Hill Country Alliance gathers concerned citizens

A get-together introducing the resources of the Hill Country Alliance to concerned area citizens was led by the HCA’s executive director Katherine Romans who discussed Hill Country conservation issues included multiple presentations along with audience participation and questions. Future meetings are in the works.

Speaking before an audience numbering dozens of area residents Thursday, Katherine Romans, executive director of the Hill Country Alliance, offered her agency’s assistance along with cautionary reasons for guarding natural resources.

Romans stated that between 2010 and 2018, Kendall County experienced a 36 percent population hike. She also warned that regional population is expected to double over the next three decades.

Other area representatives gave presentations as well.

Bob Webster, a member of the Cow Creek Groundwater Conservation District, urged residents to increase their understanding with regard to area water resources. Webster explained that Kendall County has only 5 percent of the natural water supply enjoyed by surrounding counties.

The legislature “just doesn’t get it,” Webster said.

Complicating issues further, according to Webster, is an overarching misunderstanding with regard to aquifer systems. While San Antonio “has one big flat stable aquifer,” Webster said that just to the north, Kendall County sits atop a system of multiple aquifers into which rainwater may rush within minutes or seepage may take thousands of years.

Carolyn Chipman Evans, founder and executive director of the Cibolo Nature Center spoke about the importance of Cibolo Creek and the corridor through which it runs.

“Over a million gallons of water a day enter the recharge zone,” Chipman Evans said, emphasizing the need for development to be set back from the waterway and stating that every dollar invested in conservation comes back tenfold.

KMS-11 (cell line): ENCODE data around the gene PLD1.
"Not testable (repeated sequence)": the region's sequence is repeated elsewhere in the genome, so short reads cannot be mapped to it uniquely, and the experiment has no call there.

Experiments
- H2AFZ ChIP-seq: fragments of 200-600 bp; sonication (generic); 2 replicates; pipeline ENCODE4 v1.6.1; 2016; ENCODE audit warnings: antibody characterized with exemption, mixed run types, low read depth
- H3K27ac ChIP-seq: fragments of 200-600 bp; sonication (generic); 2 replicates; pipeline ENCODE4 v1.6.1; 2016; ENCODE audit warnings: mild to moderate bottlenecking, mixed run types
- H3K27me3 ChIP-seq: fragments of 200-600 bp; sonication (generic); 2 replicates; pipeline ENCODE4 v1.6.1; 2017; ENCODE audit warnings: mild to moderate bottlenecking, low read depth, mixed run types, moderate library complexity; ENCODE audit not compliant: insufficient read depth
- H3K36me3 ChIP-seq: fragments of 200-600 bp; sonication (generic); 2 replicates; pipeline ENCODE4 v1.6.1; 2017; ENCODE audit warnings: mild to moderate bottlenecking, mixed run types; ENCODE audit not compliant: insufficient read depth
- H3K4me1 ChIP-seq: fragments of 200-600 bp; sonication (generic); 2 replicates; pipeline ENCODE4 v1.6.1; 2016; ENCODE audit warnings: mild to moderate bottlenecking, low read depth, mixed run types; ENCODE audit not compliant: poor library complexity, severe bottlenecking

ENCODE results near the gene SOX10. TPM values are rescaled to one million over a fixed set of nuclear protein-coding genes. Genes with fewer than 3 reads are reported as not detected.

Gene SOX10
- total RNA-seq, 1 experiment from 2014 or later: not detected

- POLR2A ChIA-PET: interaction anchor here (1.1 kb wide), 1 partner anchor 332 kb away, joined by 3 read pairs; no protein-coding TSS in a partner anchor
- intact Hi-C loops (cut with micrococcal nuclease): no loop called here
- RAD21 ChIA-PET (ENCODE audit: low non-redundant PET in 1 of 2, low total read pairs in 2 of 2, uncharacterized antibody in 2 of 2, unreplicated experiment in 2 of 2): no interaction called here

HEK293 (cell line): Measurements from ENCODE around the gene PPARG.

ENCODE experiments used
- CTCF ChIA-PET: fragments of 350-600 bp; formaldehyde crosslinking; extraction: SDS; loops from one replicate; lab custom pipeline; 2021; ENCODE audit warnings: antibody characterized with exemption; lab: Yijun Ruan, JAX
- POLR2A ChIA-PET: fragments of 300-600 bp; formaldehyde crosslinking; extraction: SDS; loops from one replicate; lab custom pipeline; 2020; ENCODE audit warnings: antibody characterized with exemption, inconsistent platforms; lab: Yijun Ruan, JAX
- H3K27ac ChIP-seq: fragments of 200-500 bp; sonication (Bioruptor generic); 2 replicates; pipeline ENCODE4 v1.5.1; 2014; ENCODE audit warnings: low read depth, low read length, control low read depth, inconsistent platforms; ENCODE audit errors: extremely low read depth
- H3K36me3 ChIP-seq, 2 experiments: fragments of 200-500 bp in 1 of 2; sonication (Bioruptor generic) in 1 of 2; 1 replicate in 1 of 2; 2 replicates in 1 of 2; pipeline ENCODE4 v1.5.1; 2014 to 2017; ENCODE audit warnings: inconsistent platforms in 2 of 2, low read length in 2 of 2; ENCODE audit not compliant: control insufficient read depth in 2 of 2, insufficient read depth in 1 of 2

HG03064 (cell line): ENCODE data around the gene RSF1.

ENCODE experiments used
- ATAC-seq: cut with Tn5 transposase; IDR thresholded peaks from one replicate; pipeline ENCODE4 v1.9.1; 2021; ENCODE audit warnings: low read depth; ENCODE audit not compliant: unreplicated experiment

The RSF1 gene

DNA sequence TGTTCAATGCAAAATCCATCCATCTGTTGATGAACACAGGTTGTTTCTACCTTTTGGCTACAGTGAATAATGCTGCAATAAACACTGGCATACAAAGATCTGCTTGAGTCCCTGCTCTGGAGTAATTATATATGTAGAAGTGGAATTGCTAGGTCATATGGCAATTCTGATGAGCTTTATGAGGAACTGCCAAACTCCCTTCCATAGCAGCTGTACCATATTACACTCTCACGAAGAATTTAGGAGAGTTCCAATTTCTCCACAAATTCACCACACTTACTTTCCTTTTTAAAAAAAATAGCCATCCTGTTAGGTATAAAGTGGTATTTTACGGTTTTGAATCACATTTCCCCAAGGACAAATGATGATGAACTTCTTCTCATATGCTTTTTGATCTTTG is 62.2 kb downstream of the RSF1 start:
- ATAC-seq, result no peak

Speaking on behalf of the Cibolo Conservancy, Brent Evans exlained the ability that conservation projects have to limit development while acting as tax deductible donations.

“Private landowners are doing great conservation work,” Evans said.

Program manager for the HCA, Cliff Kaplan, spoke on the importance of comprehensive and credible county planning – a theme that was later picked up on enthusiastically during a workshop-style activity.

Thursday night’s event came about “because the Hill Country Alliance is concerned about the future of the Hill Country,” Ben Eldredge, newest member of the HCA’s board of directors and also director of education at the Cibolo Nature Center, said. Eldredge added that not only is the HCA concerned about the stress of development on water resources, but that it also wants to help Hill Country communities ask questions such as “What is the best kind of development for the Hill Country region?” “What does the future look like and what safeguards need to be put into place?” and “How can we preserve the best face of the Hill Country?”

“Citizen action can and will make a difference,” was how Evans put it, referring to the evening’s well-attended participation. “It’s neat to see the impetus that we have in the county right now.”

This article by Elena Tucker was published by The Boerne Star on Tuesday, May 28, 2019.